Good Sex Is a Good Thing

Sex. It can ignite our senses, fill us with ripples of pleasure and awaken a new dimension of feeling for our partner. Lovemaking doesn't require extraordinary skill, nor is it limited to young couples in the throes of passion. Couples of all ages can cultivate sexual bliss for the duration of their lives together.
So what's the trick? One of the most important and often overlooked components of a rewarding sex life is exercise. Regular exercise can pique sexual desire and make sex more enjoyable.

Good Sex Is a Good Thing

Though definitions vary, "good sex" might be thought of as an act of intimacy that promotes health and well-being. Good sex provides significant physical and physiological benefits. Enjoyed in the context of a happy relationship, "sex boosts chemicals in the body that protect against disease," says Paul Pearsall, Ph.D., author of the book "Superimmunity."
Research also suggests that sex and masturbation can help ease joint and muscle pain, combat depression, promote heart health and lengthen life span.
All too often, however, we haven't the time or energy for sex. According to the Masters and Johnson Institute, at least a third of American couples experience a lack of sexual desire. After a stressful day at work, it's easy to neglect the ultimate celebration of human pleasure.
There are ways to ensure that lovemaking remains a passionate, intense and regular part of our repertoire no matter what our age or how busy our lifestyle.

Create Energy for Sex

The surest way to whet sexual appetite and increase sexual activity is through physical exercise. Potent medicine, aerobic exercise revs up hormones, flushes stress, whittles away fat and rejuvenates the body, filling us with renewed vigor, greater confidence and the glow of good health. Regular exercise also increases blood flow to the genitals, priming men and women for sex.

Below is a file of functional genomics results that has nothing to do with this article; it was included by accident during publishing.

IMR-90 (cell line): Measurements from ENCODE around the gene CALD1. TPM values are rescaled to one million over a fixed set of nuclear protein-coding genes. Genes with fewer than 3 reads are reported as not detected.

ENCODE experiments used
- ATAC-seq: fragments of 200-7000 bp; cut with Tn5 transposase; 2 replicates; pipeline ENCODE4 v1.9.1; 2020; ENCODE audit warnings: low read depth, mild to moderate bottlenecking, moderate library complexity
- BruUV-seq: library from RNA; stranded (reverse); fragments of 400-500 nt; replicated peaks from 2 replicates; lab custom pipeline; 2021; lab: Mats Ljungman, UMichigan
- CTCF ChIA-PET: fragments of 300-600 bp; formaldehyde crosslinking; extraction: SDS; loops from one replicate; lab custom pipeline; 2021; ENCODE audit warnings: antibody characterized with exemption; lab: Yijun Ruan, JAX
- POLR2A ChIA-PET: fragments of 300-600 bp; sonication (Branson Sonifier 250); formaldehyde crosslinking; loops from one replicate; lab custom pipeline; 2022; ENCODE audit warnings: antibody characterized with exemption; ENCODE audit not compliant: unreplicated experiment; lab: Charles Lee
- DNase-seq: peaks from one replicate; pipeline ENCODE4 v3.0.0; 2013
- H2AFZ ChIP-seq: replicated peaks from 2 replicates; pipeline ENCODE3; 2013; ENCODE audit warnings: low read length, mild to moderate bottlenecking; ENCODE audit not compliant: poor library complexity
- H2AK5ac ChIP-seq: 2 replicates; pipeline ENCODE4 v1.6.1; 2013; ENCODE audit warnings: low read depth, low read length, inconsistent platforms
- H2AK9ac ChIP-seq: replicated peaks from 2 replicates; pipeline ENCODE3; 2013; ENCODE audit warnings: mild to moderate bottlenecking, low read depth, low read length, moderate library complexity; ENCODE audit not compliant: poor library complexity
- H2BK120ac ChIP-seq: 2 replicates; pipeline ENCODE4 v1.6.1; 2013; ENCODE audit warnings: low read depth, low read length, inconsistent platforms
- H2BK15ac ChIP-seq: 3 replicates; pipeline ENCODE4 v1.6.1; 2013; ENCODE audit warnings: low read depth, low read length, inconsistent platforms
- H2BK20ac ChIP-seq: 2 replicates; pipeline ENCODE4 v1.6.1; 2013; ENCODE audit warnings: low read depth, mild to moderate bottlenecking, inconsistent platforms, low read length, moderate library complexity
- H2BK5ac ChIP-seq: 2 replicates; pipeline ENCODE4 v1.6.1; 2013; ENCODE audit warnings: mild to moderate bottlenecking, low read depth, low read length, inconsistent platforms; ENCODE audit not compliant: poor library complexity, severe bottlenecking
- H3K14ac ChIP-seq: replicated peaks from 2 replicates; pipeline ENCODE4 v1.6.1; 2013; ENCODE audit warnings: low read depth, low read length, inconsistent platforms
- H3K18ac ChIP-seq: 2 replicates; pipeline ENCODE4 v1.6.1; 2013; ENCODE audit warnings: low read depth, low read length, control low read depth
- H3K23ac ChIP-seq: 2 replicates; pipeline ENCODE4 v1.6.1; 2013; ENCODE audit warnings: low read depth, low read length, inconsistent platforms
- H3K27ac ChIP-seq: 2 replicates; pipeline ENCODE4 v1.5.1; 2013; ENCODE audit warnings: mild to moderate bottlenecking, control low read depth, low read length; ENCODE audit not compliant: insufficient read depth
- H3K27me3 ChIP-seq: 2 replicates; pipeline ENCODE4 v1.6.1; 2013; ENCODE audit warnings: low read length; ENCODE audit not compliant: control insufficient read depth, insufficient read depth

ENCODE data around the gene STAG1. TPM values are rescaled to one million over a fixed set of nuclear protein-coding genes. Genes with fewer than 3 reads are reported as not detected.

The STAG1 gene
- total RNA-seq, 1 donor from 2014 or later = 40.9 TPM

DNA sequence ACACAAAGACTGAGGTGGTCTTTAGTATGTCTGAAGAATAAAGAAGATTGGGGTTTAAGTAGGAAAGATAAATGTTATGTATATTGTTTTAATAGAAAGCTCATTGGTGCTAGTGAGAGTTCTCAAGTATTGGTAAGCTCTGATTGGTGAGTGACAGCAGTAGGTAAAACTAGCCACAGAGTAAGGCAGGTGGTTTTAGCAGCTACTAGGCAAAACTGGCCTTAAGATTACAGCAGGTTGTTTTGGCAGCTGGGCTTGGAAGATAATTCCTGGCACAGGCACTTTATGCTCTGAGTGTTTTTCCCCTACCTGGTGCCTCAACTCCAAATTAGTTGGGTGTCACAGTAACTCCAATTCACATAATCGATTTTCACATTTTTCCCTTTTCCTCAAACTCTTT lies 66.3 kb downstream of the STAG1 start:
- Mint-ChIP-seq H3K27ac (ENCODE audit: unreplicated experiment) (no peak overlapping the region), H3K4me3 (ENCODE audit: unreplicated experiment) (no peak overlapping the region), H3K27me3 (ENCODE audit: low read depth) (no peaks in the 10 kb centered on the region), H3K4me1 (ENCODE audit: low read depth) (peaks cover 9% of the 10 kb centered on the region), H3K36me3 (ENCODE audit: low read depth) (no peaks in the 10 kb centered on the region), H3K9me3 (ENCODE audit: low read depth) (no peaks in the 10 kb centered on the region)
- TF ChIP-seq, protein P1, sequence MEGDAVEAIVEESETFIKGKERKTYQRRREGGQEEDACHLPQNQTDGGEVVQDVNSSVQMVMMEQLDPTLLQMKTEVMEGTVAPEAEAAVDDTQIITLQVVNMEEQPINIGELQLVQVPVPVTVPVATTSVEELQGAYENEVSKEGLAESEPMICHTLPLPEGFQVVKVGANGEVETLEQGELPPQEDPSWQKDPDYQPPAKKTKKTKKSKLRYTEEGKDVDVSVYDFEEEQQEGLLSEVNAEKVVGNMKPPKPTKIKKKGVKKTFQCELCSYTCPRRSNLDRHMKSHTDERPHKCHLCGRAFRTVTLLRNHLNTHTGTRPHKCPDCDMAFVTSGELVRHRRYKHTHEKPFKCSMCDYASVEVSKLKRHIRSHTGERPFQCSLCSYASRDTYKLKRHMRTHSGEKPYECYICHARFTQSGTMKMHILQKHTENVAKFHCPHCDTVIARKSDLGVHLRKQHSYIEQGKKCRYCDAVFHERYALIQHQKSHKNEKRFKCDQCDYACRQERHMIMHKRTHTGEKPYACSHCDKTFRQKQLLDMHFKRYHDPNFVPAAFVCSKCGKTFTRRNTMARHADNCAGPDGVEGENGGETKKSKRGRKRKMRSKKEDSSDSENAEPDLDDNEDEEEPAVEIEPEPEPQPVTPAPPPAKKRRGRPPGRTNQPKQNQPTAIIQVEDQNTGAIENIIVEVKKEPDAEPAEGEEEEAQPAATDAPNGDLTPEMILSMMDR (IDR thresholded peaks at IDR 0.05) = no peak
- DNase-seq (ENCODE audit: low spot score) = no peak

"Beginning a fitness routine has made a difference in our sex life," remarks 42-year-old Mary Jane Platt, a mother of three. "Since we began biking together, we have so much more energy for each other. It's wonderful."
Mary Jane's experience isn't unusual. A University of California study of middle-aged, sedentary men found that after just one hour of exercise three times a week, the men demonstrated improved sexual function, more frequent sex and orgasms and greater satisfaction.
Similarly, researchers at Bentley College in Massachusetts found that women in their 40s engaged in sex more often (about seven times per month), and enjoyed it more than a sedentary group of peers. Since sex can be an act of endurance, improving cardiovascular fitness with aerobic activity such as walking, running, cycling or swimming for at least 30 minutes, three times per week, will help both partners perform longer and more often.
Push-ups and sit-ups or crunches are also beneficial exercises to add to an aerobic routine. They strengthen the shoulders, chest and abdominals, all of which are utilized during sexual intercourse. Keeping these muscles strong helps increase strength and stamina, adding to prolonged, more pleasurable sex.

Warm Ups for Sex

Unlike the muscles in our arms or legs, sex muscles are rarely active during the course of the day. However, by strengthening these "secret" muscles, couples can enjoy more intense sex. Kegel exercises firm the muscles of the vagina, helping women gain muscle control (to grip the penis) and reach orgasm more easily.
Men can use this exercise to delay ejaculation by contracting the pubococcygeal (PC) muscles just before orgasm, then fully relaxing them. Named after Los Angeles physician Arnold Kegel, these exercises strengthen the PC muscles in the pelvis. Though sometimes confused with the abdominal muscles, PCs are the muscles used to stop the flow of urine midstream (not the muscles used to hold in your stomach or tighten your buttocks).